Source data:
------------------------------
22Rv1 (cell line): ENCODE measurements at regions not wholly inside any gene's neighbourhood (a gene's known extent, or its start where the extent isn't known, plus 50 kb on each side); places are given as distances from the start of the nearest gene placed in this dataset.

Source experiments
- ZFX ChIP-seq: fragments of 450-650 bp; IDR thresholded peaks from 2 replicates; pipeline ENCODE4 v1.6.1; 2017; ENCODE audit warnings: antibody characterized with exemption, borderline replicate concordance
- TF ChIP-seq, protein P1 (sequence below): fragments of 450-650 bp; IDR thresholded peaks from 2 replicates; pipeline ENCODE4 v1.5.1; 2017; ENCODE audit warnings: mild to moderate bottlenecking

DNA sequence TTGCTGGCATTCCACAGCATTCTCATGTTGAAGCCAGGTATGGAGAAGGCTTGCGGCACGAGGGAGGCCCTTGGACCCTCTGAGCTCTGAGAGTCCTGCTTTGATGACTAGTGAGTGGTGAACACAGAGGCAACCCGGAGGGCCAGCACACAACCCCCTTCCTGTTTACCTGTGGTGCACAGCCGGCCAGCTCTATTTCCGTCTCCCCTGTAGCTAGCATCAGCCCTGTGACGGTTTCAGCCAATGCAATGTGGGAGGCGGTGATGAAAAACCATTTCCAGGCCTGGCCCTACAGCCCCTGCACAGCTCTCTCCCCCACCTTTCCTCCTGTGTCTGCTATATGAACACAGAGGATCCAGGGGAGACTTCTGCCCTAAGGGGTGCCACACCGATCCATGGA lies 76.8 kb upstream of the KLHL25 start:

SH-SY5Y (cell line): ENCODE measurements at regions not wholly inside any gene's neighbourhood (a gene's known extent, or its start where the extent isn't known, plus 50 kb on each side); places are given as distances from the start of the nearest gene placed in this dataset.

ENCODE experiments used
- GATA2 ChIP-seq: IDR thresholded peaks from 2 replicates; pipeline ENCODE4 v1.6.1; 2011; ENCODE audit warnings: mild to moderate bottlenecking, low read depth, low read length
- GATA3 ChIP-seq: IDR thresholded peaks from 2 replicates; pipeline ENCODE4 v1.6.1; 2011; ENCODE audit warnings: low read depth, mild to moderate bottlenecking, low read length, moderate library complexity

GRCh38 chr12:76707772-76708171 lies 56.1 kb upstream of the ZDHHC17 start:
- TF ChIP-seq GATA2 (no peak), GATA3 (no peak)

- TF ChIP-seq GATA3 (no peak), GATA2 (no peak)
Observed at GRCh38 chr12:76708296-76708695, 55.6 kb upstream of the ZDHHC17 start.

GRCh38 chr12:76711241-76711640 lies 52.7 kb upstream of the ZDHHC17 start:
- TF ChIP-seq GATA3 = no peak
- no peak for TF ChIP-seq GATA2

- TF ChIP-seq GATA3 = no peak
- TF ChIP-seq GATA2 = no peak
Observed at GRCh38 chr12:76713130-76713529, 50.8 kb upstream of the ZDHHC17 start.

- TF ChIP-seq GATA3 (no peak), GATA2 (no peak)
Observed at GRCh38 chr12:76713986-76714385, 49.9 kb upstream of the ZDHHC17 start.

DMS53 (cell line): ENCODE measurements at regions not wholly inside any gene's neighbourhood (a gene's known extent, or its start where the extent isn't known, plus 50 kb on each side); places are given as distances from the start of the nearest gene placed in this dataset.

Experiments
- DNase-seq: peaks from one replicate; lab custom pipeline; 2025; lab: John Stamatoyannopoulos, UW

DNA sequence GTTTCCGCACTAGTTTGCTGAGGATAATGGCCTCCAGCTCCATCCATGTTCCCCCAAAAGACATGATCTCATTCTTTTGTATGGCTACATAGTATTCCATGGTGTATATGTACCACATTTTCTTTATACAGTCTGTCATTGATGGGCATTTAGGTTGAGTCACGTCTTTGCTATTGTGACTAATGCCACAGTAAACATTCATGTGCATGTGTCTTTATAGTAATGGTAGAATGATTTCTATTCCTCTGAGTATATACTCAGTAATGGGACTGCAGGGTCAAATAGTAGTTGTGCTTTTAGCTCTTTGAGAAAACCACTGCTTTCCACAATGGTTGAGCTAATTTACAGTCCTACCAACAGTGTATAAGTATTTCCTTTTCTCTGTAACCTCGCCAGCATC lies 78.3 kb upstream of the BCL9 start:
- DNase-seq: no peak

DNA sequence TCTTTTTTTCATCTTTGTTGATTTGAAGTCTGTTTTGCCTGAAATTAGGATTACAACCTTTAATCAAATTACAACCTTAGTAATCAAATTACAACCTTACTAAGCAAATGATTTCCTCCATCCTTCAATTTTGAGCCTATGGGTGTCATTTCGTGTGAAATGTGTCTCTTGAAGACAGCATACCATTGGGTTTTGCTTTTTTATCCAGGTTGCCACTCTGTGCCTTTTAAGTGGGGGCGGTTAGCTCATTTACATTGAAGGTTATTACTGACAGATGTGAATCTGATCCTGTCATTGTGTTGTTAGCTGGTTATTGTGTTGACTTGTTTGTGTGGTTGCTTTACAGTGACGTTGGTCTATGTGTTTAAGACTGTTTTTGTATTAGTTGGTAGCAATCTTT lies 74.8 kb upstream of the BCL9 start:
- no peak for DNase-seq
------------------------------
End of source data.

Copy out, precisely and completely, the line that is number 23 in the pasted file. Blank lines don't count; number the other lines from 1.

Experiments